Going through a box of old stuff we found all kinds of treasures that may appear in these pages later: Rhodesian uniforms and web gear; a Munich streetcar Zeitkarte; an East German Praktika camera that once belonged to a border-crossing spy; an alleged Spetsnaz ballistic knife. But one thing we also found was a brochure for the best machine gun we never quite adopted, the Ultimax 100.
The Ultimax was made in Singapore, and we wanted them badly in SF and special missions units in the early 1980s. As Maxwell Smart might say, “missed it by that much.” We kept trying to buy the damn things with discretionary funds and someone kept substituting other MGs, including the FN Minimi which would later become the M249. The Minimi was and is OK, apart from its issues with magazines (which trace, ultimately, to the same dimensional problem that would lead the M27 to have problems with aftermarket mags: the M16/AR-15 series weapons have a magazine well which is generally not too precisely close to, and usually larger, than the drawings in the technical data package required).
Now, we were not privy to the actual decision-making so all the information on why things were and were not bought is 100% hearsay. The Ultimax was magazine-fed and the ordnance powers that be reputedly were sold on the advantages of belt feed. The initial MkI Ultimax 100 did not have quick-change barrels. Yadda, yadda. And it was made overseas, in Singapore no less.
But the Ultimax was, conceptually, as American as monster trucks. Its designer was L. James Sullivan, who started as a draftsman at Armalite in AR-10 days, and went on to cut his own broad swath across the world of small arms design, with the Ruger Mini-14 and M77, and the Beta CMag among his accomplishments. And — here we are on much stronger ground, because we shot it several times, usually on Range 44 at Bragg — it was one hell of a sweet-shooting light MG. We’d go so far as to say the most accurate and easiest-shooting machine gun ever made. Period. Full stop.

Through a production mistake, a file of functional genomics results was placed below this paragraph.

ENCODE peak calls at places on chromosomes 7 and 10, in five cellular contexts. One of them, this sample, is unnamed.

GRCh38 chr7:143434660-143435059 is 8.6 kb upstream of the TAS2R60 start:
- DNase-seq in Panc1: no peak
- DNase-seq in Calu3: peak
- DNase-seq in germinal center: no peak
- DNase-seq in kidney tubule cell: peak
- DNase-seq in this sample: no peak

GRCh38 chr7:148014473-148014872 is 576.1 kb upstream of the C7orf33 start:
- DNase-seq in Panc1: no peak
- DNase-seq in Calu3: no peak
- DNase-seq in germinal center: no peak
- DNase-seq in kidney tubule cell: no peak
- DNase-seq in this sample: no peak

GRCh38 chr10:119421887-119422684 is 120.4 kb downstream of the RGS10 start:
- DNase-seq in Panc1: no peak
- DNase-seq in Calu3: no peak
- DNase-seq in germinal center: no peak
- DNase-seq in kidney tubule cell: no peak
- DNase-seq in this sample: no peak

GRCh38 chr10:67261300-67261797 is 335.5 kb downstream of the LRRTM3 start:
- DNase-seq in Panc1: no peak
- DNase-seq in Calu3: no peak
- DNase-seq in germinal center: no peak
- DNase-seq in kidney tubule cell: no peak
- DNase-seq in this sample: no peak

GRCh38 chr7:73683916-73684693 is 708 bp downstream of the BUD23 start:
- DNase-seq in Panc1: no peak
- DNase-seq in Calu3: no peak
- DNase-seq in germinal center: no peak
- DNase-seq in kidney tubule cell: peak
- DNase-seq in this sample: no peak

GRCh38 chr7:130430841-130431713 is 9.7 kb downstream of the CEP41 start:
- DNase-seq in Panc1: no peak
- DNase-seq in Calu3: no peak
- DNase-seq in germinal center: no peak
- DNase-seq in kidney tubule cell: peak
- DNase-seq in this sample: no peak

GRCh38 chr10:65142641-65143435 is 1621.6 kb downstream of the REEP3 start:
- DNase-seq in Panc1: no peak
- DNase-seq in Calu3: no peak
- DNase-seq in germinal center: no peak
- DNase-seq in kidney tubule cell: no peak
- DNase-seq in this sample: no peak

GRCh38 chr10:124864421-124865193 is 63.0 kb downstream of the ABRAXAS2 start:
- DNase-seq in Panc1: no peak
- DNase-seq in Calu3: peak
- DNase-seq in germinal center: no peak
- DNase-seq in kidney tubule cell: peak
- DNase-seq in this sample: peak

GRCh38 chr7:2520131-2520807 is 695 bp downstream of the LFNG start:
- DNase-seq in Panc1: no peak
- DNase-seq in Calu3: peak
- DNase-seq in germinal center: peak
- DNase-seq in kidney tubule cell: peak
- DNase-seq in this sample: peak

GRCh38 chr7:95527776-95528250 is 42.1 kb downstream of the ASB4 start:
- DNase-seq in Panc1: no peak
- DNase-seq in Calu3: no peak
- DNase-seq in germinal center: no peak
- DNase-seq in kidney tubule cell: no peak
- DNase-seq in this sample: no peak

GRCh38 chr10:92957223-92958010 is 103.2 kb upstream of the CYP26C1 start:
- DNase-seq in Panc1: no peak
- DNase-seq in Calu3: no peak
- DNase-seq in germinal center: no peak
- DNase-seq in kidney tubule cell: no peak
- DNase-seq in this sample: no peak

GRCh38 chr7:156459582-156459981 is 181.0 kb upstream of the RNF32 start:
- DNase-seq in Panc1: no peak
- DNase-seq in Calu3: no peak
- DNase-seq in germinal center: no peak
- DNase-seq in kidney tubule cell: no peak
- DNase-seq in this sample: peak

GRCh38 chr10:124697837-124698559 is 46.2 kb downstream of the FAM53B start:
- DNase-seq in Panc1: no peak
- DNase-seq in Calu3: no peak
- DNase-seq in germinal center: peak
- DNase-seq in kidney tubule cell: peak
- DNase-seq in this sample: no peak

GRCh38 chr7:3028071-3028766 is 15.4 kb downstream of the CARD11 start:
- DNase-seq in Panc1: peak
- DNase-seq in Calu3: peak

The Ultimax appears to hold no secrets from outside. It is a 5.56mm, gas-operated, magazine-fed weapon (it could take modified STANAG magazines but usually used its own 60- and 100-round drums). It has a conventional rotating bolt, a folding bipod and a plastic stock, removable for compact transport. It fires from an open bolt and the selector switch offers only Safe and Fire, which is full-auto. It is trivial to fire single shots, but you cannot expect rifle-level accuracy from this open-bolt gun. The gas system has six selectable positions (about three or four more than anyone imagines needing). It is light (10.3 lb empty and 14.3 lb combat-loaded with 100-round drum) and handles easily. It was optimized for smaller Asian hands during production, and we could have used an inch or two more trigger pull and a larger foregrip. Other than that, we’d change little.
Sure, it’s ugly, but have you ever pondered the aesthetics of an M249? If it’s beauty you want, and wall-hanging is your objective, you need a Spanish AMELI. But if your plans include shooting, particularly at pop-up, shoot-back targets, the Ultimax would be a good choice. We mentioned that there’s no secret visible from the outside; instead, you get initiated into the Ultimax secret when you fire the thing. It has less perceived recoil and less movement during firing than any machine gun you care to name. Holding it on target during full-auto fire, even from a standing, unsupported position, is child’s play.
The secret is in Sullivan’s timing of the mechanism to deliver a recoil pulse slowly — over the entire period between two rounds firing on cyclic rate. The same force, delivered over a longer time, meant a lower, steadier recoil impulse. He called this the Constant Recoil principle, and the result is an MG that can deliver aimed fire from every assault position, specifically including offhand, with more accuracy than any other 5.56 LMG.
The attached brochure (here it is: Ultimax_100_brochure_1982_compressed.pdf) is a clever multiple-folding arrangement with two two-page and one four-page spreads, so it doesn’t make the transition to .pdf all that well. But we bet you’ve never seen it before. The Ultimax reps, who might actually have included Sullivan, handed us the brochure one day in 1982 or 1983 at either Fort Bragg or at Mott Lake Compound. (Sorry, CRAFT disease strikes). It was one of several opportunities to shoot the gun, which always has left us grinning even more idiotically than usual. Not many machine gun vendors urge you (1) to fire longer bursts and (2) to stand up and fire their gun offhand. These guys did, and we were sold on Sullivan’s Constant Recoil Principle long before the first drum was empty.
But we never did buy it. The problem with the Ultimax was not the gun, apparently. It was that Singapore was, for reasons that we do not comprehend, on the State Department naughty-boy list. The gun is still in production, and it’s up to Mark V. Singapore bought over 10,000 of them for its own forces and has sold tens of thousands elsewhere (we’ve run into them in Latin America). They’re great guns, but they’re a footnote to history when you consider the tens of millions of ARs and AKs that have been made. (Probably more like 100 million AKs).
So that’s why we call the Ultimax the best machine gun we never quite adopted. It might even be the best 5.56mm machine gun ever.